Human Rights and Education as Catalysts for Progress and Development of Filipino Youth

According to the Stanford Encyclopedia of Philosophy, human rights are norms aimed at safeguarding people from political, legal, and social injustices.

These are rights we have simply because we are human. We all have these universal rights, regardless of nationality, gender, national origin, color, religion, language, or any other status. They vary from the most basic, the right to life, through those that make life worthwhile, such as the rights to food, education, labor, health, and liberty. In short, everyone is entitled to these rights, without discrimination.

Let’s look at the human rights in the Philippines, and how they affect the welfare and well-being of children today.

What are the Human Rights in the Philippines?

One of Asia’s oldest and most active democracies is found in the Philippines. A free press, an open and active civil society, and a Constitution that guarantees the complete protection of human rights serve as the foundation for its democratic institutions, which are continuously checked.

Aside from various local laws, human rights in the Philippines are governed by the United Nations’ International Bill of Human Rights.

What are the Human Rights Issues in the Philippines?

The human rights in the Philippines have been facing a number of issues. For instance, the country’s poor tolerance for criticism and opposition has resulted in a decrease of democratic space and a rise of a culture of fear and silence. Freedom of speech and expression are being gradually compromised.

In addition, human rights defenders, journalists, and members of the political opposition who have repeatedly aired opposing views and opposed government initiatives and policies have faced insults, embarrassment, and threats. They have been the targets of hatred and red-tagging campaigns. Vocal critics and detractors have also been harassed through the filing of bogus accusations utilizing fabricated evidence and hired witnesses in order to damage their reputation and credibility.

Extrajudicial Killings

The Philippines’ human rights status has become a problem in recent years, with claims of an increase in the number of victims of extrajudicial murders forcing the United Nations to intervene. Local and international human rights organizations have launched campaigns seeking accountability for individuals engaged in extrajudicial killings. Media organizations in the Philippines, as well as their foreign counterparts, have also pushed to end the murdering of journalists.

However, the Philippines’ human rights condition is not confined to extrajudicial killings and disappearances. The country also suffers issues relating to its political, economic, social, and cultural conditions, which generate a slew of additional human rights issues.

Red-Tagging and Harassment of Activists

The authorities’ and their allies’ continuous association of organizations and persons with communist groups, known as “red-tagging,” has resulted in additional killings, arbitrary detentions, and harassment of human rights defenders, political activists, and others.

Attacks Against Journalists and Freedom of Expression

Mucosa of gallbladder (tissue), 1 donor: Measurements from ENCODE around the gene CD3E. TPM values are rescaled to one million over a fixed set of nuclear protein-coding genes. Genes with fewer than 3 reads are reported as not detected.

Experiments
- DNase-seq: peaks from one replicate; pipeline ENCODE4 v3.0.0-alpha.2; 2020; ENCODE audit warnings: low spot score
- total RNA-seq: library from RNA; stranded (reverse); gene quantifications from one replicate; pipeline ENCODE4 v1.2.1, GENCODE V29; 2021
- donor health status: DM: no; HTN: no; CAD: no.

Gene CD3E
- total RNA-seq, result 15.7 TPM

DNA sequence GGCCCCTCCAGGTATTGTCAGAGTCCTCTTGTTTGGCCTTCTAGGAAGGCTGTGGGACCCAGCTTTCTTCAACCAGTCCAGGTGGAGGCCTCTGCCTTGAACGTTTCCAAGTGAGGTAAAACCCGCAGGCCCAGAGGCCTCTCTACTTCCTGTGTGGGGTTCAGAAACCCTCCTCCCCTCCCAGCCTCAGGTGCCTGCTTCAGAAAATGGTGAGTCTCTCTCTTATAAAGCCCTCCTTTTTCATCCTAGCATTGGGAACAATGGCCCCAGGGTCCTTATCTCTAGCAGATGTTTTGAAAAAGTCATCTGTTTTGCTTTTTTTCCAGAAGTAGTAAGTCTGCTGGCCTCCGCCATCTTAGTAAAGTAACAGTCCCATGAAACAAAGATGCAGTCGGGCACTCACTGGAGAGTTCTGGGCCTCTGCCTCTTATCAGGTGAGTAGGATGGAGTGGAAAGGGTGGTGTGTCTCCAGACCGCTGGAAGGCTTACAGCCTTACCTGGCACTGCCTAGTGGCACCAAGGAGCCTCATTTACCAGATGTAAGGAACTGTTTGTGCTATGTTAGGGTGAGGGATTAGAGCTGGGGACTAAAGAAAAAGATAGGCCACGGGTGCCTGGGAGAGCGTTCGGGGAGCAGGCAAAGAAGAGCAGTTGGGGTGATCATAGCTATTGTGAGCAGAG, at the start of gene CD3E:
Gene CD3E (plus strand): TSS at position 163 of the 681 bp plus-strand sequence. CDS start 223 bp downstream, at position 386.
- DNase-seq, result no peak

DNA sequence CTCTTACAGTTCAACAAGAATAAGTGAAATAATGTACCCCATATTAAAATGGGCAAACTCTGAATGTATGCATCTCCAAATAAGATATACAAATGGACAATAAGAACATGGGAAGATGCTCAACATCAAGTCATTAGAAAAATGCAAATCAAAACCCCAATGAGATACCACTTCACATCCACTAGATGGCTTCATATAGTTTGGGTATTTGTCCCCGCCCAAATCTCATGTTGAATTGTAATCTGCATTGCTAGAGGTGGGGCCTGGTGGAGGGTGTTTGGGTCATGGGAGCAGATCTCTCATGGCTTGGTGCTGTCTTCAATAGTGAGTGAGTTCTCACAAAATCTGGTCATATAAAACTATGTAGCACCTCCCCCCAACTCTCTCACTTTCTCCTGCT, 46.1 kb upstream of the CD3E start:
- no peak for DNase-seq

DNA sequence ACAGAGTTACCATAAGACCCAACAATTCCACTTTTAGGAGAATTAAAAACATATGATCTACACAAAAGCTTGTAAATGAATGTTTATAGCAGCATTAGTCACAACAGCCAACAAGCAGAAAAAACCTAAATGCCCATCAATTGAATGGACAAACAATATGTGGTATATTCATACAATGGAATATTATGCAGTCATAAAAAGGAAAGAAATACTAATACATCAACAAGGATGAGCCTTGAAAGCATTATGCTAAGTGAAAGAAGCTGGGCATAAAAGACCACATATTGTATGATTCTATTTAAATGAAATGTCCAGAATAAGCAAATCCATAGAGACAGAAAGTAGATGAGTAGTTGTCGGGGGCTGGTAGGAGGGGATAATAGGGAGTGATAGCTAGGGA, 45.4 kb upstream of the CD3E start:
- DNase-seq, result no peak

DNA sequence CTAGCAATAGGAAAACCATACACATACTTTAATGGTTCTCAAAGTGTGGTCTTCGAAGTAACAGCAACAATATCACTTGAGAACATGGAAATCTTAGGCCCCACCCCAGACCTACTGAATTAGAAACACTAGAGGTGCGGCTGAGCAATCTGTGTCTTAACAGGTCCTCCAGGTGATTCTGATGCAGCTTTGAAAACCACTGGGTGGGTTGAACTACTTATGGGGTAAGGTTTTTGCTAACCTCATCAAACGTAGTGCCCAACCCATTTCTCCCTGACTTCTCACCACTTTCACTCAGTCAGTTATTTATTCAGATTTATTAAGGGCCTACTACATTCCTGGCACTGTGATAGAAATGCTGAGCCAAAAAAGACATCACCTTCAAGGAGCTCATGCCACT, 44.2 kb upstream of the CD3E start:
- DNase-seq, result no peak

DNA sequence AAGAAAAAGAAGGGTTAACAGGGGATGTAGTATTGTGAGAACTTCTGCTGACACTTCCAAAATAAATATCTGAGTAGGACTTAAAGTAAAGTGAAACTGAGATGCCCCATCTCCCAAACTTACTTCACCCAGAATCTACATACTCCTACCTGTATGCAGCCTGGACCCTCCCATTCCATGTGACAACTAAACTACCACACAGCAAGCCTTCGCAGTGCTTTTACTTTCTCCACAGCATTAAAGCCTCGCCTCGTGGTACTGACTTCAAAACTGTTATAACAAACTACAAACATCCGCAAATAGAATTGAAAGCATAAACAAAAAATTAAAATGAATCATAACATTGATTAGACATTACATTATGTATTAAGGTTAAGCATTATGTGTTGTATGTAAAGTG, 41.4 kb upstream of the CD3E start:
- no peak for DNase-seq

Physical attacks on journalists and judicial harassment have increased, and independent news websites have been banned. In 2022, at least two journalists were killed.

Child Labor

Among those affected by violations of human rights in the Philippines, children are being deprived of a time when they should be receiving an education and preparing for adulthood while being protected and cared for by their parents. Many Filipino parents still rely on their children to work and provide for them. Some are forced to work at a young age, robbing them of their critical years for growth and education.

Importance of Human Rights in the Philippines

An injustice not only affects the people against whom it is committed; it also threatens each of us and the life we share as an ordered society. For human rights to have meaning, they must be actively protected, the dignity of those denied their rights must be restored where feasible, and those guilty for abuses, whether nations or individuals, must be held accountable.

advocating for education as among the human rights in the Philippines

Human rights guarantee that people’s basic needs are met.

All of us need food, drink, clothing, and shelter. And while everyone gains dignity by including these in their core human rights, there are still millions of people who lack necessities. Thus, framing it as an issue of human rights in the Philippines can galvanize campaigners and others to strive toward attaining said rights for everyone.

They encourage fair employment opportunities.

The ability to work and earn a living enables people to thrive in their community. Marginalized members of the society face discrimination or lack of opportunity at every turn. Human rights give a framework for how workers should be treated and promote equality.

Citizens feel empowered to speak out against corrupt behavior in society.

The concept of human rights empowers people, especially those vulnerable to abuse, to speak up when they are subjected to any wrongdoing. Therefore, certain rights, such as the freedom to assemble, are so important. The premise of human rights empowers people and tells them they deserve to be treated with dignity by society, whether it be the government or their workplace. They can defend themselves if they do not receive it.

They promote free speech and expression.